For the STEAM Project, I talked about Rickets Disease in children, focusing around the skeletal system and how their bones are often deformed in different ways. I drew a normal skeleton and what the skeleton of a child with rickets would look like. As well as comparing it to things like a hunting bow, to think a little outside the box.

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  1. Rickets disease is the softening and weakening of bones in children. This disease is usually caused by extreme and prolonged vitamin D deficiency. Rickets disease may also be inherited but this is very rare. Rickets is common among individuals with a darker complexion, people who live in northern latitudes, individuals who take certain medications and individuals who were born prematurely. Vitamin D helps a child’s body absorb calcium and phosphorus from food. Getting too little vitamin D makes it difficult to meet the body’s demand for proper calcium and phosphorus levels in bones, which will eventually lead to rickets. Rickets disease may develop as a result of a lead way disease that affects the way bones absorb vitamins. Some of these diseases include celiac disease, cystic fibrosis, and kidney problems. Side effects of rickets disease include bowed legs or knock knees, thickened wrists and ankles as well as breastbone projection. Hoff’s art piece demonstrates the side effects of Rickets diseases. It depicts swelling at the joints of the wrist, knee and elbows. Hoff’s piece also depicts how the bones take on a “bowed” shape. Prevention of Rickets disease is possible by making sure vitamin D is incorporated into the diet. I enjoyed reviewing this piece. Hoff’s drawing clearly demonstrated her topic of Rickets disease.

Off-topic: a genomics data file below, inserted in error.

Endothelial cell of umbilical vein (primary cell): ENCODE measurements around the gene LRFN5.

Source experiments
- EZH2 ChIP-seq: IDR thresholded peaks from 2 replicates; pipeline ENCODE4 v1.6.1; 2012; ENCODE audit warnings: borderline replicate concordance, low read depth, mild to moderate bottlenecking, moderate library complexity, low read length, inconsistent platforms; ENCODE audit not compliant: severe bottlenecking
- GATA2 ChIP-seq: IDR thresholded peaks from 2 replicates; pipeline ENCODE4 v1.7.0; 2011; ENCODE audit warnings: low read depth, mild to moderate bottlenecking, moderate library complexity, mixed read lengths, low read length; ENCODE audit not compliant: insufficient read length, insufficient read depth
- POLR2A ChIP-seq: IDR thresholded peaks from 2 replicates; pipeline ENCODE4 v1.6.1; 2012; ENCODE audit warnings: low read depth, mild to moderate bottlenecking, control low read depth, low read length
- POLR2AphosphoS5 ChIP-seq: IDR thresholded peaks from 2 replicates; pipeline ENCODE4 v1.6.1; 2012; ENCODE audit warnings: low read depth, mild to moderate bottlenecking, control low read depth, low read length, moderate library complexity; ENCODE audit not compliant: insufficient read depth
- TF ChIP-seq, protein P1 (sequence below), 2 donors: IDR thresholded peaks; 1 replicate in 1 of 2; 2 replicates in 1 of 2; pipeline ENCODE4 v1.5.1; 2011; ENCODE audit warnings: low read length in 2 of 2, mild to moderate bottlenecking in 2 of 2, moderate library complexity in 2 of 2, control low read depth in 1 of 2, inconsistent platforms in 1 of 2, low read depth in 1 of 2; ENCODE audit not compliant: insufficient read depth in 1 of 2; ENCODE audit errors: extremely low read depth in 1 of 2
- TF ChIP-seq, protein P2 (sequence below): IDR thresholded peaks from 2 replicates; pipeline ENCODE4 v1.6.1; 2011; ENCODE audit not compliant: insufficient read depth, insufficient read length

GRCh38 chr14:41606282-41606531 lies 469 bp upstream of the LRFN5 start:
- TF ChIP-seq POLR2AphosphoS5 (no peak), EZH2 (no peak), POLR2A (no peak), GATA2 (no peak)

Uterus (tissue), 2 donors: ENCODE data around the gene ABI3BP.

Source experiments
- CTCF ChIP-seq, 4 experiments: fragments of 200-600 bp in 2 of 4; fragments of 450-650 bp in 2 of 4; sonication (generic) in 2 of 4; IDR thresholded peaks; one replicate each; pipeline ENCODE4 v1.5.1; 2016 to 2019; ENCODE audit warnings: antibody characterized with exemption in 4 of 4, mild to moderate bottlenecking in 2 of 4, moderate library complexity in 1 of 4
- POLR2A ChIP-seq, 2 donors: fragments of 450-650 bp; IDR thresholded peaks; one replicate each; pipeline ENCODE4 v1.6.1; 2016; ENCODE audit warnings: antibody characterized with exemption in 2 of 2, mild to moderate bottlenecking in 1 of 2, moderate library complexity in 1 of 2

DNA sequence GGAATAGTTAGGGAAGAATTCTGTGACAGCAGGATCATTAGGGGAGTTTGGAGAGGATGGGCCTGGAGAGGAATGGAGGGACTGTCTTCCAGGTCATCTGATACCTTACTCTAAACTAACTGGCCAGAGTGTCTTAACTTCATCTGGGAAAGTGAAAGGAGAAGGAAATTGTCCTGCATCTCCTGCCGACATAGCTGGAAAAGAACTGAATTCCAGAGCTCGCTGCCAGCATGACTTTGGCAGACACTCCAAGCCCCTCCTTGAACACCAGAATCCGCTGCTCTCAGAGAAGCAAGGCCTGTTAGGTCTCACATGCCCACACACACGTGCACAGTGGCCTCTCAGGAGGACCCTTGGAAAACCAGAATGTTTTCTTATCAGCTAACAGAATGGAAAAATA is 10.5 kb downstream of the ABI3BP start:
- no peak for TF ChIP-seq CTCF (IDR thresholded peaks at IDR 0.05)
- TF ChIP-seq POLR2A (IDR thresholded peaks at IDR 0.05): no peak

Dilana McCoy

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